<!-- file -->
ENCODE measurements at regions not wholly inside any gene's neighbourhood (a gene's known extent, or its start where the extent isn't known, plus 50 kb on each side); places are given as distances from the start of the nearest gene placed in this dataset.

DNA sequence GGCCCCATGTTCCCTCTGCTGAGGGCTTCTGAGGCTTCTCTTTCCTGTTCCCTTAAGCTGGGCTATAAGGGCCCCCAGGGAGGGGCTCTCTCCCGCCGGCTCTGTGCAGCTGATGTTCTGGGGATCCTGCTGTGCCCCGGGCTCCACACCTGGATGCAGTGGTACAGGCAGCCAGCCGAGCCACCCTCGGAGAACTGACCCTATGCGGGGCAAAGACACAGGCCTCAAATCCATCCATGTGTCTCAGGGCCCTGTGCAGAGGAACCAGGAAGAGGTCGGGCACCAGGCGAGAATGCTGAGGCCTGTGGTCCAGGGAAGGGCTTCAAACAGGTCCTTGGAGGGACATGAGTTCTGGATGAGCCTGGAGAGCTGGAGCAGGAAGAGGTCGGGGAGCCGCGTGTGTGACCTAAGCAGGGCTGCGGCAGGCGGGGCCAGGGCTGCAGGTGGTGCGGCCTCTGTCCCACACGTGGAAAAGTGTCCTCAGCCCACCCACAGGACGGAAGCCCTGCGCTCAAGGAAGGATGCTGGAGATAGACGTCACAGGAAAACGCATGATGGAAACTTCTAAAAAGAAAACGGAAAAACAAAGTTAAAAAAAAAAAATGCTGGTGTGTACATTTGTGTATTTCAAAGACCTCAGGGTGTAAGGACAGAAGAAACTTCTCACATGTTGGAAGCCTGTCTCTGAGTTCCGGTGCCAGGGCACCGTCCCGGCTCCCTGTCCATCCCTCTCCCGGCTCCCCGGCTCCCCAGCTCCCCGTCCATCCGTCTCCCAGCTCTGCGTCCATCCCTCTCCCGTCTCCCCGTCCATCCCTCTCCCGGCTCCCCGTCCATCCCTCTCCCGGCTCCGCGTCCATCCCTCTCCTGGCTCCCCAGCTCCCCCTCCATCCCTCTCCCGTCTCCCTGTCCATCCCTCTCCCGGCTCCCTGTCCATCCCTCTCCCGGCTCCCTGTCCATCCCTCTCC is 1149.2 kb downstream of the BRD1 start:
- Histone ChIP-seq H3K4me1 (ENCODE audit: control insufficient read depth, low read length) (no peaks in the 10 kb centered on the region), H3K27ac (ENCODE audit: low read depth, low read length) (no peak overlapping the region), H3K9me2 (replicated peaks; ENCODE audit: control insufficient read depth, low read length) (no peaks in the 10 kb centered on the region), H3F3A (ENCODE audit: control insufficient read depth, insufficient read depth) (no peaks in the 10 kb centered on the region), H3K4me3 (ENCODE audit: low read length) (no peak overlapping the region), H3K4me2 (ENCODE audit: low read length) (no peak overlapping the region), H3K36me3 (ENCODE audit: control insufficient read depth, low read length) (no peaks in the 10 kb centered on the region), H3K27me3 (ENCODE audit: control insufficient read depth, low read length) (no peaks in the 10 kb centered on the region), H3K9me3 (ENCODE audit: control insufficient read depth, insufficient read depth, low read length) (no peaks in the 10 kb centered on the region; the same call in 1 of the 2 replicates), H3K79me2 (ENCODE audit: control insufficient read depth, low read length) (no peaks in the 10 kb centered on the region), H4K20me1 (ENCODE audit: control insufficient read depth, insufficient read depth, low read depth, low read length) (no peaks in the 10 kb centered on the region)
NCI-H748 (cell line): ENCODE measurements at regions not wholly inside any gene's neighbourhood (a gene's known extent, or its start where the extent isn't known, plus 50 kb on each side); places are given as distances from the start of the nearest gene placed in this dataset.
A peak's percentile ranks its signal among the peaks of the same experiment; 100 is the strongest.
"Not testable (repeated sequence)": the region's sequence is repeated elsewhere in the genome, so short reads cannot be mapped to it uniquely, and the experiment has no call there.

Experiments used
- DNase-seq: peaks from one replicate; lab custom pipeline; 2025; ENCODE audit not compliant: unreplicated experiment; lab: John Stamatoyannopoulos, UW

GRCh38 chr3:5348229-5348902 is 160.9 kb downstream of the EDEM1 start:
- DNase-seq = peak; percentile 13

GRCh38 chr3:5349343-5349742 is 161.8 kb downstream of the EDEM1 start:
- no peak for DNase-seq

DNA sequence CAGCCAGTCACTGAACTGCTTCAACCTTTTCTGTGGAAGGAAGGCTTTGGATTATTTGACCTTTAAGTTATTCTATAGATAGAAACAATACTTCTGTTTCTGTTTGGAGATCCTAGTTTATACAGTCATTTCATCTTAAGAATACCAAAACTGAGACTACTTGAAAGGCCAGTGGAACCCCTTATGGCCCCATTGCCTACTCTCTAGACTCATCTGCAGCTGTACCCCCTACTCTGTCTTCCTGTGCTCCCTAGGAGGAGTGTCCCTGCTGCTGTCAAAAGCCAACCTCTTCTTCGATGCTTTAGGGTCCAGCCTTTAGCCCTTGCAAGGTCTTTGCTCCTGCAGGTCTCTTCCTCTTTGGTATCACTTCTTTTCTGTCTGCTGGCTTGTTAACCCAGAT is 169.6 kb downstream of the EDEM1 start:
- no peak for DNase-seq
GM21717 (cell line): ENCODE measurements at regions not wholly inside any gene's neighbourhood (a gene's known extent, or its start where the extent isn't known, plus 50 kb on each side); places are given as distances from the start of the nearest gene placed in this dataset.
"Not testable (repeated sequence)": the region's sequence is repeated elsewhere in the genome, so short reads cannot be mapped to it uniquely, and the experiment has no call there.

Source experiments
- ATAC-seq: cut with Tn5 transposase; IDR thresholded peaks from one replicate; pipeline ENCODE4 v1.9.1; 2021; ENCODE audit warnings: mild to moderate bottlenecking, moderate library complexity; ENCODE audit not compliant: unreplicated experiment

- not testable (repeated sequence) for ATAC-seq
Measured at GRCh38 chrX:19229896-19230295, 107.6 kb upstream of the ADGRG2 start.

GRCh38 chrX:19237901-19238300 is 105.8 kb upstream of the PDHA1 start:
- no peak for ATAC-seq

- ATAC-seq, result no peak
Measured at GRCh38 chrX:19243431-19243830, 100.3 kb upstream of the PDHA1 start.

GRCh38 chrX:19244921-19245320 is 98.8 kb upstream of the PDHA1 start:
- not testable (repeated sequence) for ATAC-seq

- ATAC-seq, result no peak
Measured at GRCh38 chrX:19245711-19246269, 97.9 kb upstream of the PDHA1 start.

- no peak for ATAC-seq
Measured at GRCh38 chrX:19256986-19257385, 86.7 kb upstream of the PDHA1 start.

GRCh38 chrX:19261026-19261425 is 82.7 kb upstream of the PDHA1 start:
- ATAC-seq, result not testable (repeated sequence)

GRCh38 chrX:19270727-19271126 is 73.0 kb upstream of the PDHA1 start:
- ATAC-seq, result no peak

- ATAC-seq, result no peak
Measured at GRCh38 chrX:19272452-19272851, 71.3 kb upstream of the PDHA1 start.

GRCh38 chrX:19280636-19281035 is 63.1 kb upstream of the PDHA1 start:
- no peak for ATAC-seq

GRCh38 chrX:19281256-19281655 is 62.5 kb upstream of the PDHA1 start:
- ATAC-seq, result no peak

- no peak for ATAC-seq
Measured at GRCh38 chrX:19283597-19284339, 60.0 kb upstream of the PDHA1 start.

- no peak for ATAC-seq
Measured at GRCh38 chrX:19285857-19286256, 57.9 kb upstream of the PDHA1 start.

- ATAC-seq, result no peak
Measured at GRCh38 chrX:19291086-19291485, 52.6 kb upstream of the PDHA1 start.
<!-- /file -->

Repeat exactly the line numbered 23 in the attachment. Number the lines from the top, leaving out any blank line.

- ATAC-seq, result no peak